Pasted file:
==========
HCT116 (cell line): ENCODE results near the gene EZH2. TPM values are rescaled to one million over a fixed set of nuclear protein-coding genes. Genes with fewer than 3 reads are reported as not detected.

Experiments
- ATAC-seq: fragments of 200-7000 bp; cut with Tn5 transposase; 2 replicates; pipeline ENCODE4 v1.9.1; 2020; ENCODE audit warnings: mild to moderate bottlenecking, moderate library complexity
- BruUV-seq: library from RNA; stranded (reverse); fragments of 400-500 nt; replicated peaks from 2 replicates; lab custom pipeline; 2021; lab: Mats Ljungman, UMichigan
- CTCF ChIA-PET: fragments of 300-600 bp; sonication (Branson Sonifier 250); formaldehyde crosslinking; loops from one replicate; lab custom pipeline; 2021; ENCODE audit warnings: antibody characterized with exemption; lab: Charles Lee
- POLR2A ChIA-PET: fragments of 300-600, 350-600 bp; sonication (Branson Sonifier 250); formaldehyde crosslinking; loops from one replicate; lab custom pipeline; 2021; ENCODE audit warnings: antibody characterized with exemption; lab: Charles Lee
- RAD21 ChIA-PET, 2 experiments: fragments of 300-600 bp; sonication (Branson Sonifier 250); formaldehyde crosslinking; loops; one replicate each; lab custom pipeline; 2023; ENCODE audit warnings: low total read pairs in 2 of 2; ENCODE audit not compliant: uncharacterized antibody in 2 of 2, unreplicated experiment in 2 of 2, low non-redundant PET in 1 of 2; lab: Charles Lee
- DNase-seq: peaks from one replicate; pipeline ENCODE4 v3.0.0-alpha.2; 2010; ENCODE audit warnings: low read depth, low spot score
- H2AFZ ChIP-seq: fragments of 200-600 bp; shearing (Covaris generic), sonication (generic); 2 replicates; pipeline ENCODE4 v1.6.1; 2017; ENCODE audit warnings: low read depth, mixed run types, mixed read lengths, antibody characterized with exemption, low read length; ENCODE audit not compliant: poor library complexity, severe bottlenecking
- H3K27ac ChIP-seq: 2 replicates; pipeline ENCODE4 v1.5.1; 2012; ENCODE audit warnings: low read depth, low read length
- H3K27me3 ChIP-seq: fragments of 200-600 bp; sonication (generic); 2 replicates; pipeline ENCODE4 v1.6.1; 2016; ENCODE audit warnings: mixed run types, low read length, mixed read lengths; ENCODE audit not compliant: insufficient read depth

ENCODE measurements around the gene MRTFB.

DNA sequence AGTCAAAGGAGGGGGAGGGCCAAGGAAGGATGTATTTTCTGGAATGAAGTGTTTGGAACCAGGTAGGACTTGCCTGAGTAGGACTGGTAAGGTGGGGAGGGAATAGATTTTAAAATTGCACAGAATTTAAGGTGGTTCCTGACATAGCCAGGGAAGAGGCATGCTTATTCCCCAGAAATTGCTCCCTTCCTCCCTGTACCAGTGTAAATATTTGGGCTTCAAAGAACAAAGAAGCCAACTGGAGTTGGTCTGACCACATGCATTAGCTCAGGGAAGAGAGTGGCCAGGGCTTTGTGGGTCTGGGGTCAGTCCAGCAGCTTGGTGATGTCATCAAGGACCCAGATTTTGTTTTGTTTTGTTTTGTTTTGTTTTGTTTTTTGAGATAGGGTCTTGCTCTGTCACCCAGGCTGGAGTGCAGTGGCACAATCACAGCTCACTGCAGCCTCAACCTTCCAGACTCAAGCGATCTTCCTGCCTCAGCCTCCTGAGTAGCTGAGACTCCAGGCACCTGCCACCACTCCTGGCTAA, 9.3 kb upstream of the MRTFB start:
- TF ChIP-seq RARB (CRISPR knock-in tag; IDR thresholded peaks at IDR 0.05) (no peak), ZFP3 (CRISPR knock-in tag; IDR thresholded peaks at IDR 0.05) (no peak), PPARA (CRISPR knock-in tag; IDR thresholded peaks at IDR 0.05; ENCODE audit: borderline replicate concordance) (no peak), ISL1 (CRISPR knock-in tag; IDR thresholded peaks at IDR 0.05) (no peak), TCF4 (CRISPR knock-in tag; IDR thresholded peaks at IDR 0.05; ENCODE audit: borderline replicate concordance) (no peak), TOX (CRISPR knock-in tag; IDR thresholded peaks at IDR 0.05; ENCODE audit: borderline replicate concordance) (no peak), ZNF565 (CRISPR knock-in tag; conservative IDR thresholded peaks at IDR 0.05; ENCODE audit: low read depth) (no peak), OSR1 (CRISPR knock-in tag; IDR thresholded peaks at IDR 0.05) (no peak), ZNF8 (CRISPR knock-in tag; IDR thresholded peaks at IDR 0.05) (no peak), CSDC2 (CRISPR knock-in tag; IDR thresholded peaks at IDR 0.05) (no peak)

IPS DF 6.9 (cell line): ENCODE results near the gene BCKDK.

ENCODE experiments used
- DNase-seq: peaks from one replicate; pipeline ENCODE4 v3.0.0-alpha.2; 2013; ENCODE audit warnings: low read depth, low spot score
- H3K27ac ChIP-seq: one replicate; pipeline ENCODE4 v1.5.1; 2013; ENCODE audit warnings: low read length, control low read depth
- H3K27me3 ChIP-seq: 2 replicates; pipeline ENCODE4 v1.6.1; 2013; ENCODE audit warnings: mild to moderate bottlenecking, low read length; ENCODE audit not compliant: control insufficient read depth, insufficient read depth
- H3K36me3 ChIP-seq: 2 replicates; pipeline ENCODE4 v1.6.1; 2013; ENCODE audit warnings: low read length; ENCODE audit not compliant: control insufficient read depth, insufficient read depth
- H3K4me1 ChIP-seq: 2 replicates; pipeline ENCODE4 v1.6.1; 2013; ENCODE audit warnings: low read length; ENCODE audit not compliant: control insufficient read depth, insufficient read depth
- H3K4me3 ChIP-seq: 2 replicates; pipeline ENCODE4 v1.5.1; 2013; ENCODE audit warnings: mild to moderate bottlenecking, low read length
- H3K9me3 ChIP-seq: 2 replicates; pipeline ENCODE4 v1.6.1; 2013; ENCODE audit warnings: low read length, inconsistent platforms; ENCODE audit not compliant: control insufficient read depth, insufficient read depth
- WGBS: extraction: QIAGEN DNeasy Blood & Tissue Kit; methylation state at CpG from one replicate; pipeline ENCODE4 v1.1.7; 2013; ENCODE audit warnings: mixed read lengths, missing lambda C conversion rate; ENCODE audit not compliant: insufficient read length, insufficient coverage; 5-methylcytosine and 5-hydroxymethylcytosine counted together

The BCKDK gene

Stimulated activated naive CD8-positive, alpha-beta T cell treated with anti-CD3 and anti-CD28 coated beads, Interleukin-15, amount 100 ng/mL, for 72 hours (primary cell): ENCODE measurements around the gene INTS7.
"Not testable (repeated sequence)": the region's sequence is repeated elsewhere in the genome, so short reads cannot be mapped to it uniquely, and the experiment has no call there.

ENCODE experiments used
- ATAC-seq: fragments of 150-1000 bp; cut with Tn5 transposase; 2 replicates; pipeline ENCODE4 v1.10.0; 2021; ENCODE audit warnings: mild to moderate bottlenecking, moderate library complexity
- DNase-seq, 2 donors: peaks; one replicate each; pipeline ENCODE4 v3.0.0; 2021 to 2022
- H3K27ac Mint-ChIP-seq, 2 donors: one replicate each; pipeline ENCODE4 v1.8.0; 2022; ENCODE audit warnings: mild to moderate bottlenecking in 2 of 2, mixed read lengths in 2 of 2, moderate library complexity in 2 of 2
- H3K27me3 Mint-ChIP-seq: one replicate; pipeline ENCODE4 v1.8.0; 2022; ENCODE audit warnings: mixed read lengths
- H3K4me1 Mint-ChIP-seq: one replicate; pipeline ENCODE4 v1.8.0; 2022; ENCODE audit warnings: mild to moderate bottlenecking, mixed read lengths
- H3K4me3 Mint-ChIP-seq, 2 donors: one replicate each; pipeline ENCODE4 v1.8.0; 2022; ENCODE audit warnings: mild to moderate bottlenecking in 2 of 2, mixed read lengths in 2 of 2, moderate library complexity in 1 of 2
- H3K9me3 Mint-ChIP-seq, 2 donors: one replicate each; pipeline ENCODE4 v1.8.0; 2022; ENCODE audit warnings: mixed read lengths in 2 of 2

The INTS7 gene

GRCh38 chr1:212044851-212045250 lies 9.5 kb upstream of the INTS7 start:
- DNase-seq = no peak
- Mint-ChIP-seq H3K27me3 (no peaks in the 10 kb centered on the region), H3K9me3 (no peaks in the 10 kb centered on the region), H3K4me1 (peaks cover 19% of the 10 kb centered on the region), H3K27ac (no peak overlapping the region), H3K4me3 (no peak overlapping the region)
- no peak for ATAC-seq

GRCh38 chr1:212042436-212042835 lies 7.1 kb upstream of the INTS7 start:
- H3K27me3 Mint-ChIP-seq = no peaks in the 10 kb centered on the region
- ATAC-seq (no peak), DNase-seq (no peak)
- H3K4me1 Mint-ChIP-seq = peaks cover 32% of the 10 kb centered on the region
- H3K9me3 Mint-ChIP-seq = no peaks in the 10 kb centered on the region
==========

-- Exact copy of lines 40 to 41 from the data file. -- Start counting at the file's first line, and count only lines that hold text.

- no peak for ATAC-seq

GRCh38 chr1:212042436-212042835 lies 7.1 kb upstream of the INTS7 start: